Moro rebels jubilant over peace framework pact


Posted at Oct 15 2012 11:10 PM | Updated as of Oct 16 2012 07:33 PM

MAGUINDANAO, Philippines (2nd UPDATE) - The Moro Islamic Liberation Front (MILF) camp in Maguindanao broke out in jubilation following the signing of the peace framework agreement between the rebel group and the Philippine government.

Several MILF members were emotional as they thanked President Benigno Aquino for the historic deal.

Members of the MILF's armed wing, the Bangsamoro Islamic Armed Forces (BIAF), gathered at Camp Darapanan in Maguindanao early Monday morning.

Security was tight, with all vehicles entering the camp undergoing a thorough inspection.

At the center of the MILF's main camp, some 2,000 BIAF fighters stood in formation while waiting for the signing of the framework agreement.

At past 1 p.m., everyone at the camp was glued to what was happening in Malacañang.

ABS-CBN found a way to provide an audio feed of the events , which was aired live over ANC.

There was much jubiliation during the speeches.

When the agreement was finally signed, shouts of jubilation and "Allahu Akbar!" reverberated throughout the camp.

Many prayed and some were brought to tears.

"Kasi di ko lang maisip ang nararamdaman ko. Nakikipagpalaban kami tapos maalala ko ang kasamahan namin na nawala na," said one MILF member.

The female members of the Bangsamoro Islamic Women's Auxilliary Brigade (BIWAB) also became emotional.

"Sana nandito pa ang mga kasamahan namin," said BIWAB officer Wilma Madato.

Elsewhere in Mindanao, a peace caravan was held in South Cotabato, from Tupi, Polomolok to Koronadal City to show support for the signing of the agreement.

In Davao City, a printed tarpaulin of the framework agreement was signed by Muslims, Christians and soldiers at the Freedom Park.

Filipino Muslims hopeful on peace deal

Other Filipino Muslims are also optimistic that the peace framework agreement will resolve the conflict in the south.

Many of them also sang, chanted and waved flags as the agreement was signed on Monday.

The peace agreement serves as a roadmap to forming a new autonomous region in the south, but both sides agree much more needs to be done to end over 40 years of conflict.

A successful agreement would be a boost for President Benigno Aquino at home and among foreign investors, managing what two presidents before him failed to achieve - peace with the MILF.

Hundreds of Muslims, many in a vehicle caravan from Mindanao, gathered on a busy street about 200 meteres from the presidential palace where the signing took place, to lend support to the peace agreement.

Some shouting "Allahu Akbar" (God is great), the demonstrators waved banners and held placards which read "Give peace a chance" and "We support lasting peace in Mindanao."

Dozens of Muslim rebel leaders, businessmen and civil society groups arrived in Manila via a chartered flight from the southern Cotabato City to witness the signing ceremony.

Muslims who migrated to Manila from Mindanao also joined the rally.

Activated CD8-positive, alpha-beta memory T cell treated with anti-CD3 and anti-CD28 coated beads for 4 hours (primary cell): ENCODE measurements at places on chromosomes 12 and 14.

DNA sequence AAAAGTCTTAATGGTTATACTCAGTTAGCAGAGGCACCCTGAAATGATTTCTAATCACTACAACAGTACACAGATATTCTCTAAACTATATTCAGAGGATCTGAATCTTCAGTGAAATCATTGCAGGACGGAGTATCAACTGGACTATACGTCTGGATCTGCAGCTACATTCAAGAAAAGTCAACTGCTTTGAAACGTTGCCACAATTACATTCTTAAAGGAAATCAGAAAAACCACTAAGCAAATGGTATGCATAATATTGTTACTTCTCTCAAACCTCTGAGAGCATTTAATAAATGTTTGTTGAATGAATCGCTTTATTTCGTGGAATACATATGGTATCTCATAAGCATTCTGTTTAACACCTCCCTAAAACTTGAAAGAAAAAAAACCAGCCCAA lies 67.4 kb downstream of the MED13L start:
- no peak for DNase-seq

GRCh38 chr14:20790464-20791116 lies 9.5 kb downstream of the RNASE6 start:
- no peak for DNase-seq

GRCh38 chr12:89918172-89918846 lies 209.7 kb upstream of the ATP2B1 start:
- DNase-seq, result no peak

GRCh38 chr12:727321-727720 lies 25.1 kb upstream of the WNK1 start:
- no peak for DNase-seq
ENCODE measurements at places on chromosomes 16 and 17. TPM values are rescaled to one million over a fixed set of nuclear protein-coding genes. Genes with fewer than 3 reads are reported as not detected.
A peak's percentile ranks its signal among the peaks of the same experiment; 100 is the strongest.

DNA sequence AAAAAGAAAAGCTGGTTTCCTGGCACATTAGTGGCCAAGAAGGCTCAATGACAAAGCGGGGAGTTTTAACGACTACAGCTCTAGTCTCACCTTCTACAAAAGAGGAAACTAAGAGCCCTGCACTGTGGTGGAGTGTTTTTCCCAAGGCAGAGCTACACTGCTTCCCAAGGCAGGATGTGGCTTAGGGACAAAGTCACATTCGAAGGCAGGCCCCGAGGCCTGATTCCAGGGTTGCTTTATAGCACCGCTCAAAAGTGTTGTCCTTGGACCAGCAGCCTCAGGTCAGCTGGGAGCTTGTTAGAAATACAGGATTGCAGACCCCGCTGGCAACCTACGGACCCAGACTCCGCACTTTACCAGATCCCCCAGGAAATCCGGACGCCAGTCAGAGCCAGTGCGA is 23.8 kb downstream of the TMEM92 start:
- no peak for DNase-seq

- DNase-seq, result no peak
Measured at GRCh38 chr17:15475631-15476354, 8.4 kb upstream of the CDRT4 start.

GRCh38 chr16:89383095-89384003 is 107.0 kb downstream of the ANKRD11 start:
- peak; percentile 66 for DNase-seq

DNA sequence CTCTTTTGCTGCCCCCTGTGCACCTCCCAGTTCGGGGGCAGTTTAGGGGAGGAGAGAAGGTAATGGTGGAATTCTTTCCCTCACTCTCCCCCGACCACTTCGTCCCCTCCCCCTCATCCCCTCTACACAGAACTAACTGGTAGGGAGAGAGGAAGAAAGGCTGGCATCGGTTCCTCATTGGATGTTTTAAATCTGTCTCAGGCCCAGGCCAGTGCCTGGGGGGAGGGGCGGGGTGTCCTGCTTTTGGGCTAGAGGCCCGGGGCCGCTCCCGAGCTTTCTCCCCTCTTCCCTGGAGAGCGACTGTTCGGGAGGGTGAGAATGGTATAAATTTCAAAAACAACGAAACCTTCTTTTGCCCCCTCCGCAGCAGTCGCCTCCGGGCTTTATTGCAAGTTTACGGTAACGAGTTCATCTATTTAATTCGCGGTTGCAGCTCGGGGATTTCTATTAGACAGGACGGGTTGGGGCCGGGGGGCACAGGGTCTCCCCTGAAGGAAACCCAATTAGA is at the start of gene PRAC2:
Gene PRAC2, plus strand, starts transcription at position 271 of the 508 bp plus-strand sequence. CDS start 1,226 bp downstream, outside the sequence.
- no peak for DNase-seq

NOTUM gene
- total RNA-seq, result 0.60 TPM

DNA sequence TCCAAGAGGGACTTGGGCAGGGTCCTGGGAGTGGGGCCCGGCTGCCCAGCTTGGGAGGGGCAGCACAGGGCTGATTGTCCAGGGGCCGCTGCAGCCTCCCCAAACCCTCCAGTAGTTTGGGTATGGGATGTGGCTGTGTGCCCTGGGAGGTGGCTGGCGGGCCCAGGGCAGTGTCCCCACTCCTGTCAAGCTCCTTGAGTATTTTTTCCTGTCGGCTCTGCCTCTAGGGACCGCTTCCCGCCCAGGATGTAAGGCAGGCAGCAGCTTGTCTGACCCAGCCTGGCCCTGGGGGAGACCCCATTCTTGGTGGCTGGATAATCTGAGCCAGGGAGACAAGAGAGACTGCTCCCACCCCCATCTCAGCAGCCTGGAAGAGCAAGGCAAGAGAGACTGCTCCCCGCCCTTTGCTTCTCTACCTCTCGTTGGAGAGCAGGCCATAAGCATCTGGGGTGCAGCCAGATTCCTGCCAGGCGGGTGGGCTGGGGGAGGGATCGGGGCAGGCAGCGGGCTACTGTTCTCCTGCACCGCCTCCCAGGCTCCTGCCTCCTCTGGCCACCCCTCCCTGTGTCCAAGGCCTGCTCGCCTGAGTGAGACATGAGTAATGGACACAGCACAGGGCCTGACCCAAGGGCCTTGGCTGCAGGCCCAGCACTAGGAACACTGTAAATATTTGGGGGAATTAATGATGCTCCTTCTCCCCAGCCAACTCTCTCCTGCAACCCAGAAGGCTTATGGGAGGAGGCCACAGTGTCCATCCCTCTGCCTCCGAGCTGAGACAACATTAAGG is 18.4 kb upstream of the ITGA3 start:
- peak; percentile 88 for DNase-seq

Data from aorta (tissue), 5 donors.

"We have felt the pain of losing spouses, children, and siblings on both sides of the conflict. So we are very happy, and in our belief, the problem in Mindanao has ended," said an elderly Muslim woman.

4 decades of armed conflict

The four decades of armed conflict has killed over 120,000 people, and has displaced over 2 million people. Constant evacuations have interrupted children's schooling and hampered farmers' livelihoods.

"Would you just realize how many forefathers that have been, passed away because of this conflict and fighting for the freedom. So this is a fruitful of what they have started, struggled for," said Maudi Mahadiri, an aid worker who came all the way from the southern Philippine island of Sulu to participate.

The demonstrators held vigil on the street, awaiting the hour of the signing. Loud speakers broadcast a radio commentary of the palace ceremony, and the Muslims cheered "Peace in Mindanao Now!" as the proceedings went on.

The Philippine business community also hailed the signed agreement as the first crucial step towards a progressive Mindanao, citing the positive social and economic effects of increased trade in the region.

"We're fully supportive of this framework agreement. We know that there is much more that needs to be done, but it's an important first step and we are sure that this will help open up a road map for business and investment road map for Mindanao, which is long overdue," said Peter Perfecto, executive director of the Makati Business Club.


Manila and MILF want to set up the region, to be known as "Bangsamoro," in the south of the mainly Roman Catholic country before Aquino steps down in 2016, giving the Muslim-dominated area greater political powers and more control over resources.

The agreement did not give details of the power-sharing arrangement between the national government and the Bangsamoro, leaving it to a 15-member transition committee who will draft a law to be passed by Congress.

Negotiations resume next month in neighboring Malaysia to discuss details on wealth and power sharing, as well as the pace of decommissioning the rebels' 11,000-strong army. - with reports from ANC, Reuters.